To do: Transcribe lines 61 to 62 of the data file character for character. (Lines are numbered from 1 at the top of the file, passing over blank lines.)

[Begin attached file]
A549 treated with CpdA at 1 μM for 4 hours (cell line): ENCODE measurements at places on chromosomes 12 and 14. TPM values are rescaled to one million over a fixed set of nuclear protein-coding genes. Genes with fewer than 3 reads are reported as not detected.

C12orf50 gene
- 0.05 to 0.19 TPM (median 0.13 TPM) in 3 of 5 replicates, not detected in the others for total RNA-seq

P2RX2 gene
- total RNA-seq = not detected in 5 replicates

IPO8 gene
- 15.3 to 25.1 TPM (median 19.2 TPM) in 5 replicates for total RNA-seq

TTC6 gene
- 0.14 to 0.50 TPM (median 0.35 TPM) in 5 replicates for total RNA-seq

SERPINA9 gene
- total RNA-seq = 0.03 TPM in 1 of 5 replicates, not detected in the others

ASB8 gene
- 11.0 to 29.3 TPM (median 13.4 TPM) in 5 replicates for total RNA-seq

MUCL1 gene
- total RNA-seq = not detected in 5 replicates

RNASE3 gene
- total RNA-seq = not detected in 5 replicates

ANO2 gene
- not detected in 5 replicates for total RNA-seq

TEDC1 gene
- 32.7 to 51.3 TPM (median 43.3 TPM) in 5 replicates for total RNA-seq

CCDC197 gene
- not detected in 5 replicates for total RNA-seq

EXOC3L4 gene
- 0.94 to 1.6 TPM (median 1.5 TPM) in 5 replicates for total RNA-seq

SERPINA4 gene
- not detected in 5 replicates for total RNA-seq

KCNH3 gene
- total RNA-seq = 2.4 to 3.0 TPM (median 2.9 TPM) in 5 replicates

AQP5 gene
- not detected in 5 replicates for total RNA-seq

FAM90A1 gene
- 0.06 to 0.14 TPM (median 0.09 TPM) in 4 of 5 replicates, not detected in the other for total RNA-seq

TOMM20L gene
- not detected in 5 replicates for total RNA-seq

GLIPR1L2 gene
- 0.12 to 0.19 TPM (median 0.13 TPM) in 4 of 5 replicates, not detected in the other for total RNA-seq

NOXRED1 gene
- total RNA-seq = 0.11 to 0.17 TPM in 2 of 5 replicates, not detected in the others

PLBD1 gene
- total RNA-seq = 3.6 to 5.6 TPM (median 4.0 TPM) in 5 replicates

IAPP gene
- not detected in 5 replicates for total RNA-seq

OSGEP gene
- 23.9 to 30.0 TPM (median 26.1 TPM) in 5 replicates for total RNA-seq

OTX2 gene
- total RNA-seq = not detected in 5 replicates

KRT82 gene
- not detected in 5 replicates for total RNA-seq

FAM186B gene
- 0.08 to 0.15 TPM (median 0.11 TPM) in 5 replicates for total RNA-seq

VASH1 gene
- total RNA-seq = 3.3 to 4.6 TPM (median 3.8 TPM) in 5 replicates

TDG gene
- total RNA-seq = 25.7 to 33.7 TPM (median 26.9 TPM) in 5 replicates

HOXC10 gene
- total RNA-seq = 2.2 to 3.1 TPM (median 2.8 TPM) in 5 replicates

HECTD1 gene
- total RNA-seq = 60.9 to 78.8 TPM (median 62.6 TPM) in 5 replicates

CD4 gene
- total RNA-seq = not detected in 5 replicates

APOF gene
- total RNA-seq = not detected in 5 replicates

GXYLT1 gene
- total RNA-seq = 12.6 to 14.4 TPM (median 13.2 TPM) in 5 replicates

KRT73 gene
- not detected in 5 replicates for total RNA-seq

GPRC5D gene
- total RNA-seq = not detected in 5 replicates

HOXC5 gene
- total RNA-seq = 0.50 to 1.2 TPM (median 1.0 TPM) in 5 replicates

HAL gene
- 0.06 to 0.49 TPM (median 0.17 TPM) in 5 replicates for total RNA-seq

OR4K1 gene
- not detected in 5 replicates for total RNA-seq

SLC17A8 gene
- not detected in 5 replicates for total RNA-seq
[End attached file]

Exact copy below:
- total RNA-seq = not detected in 5 replicates

APOF gene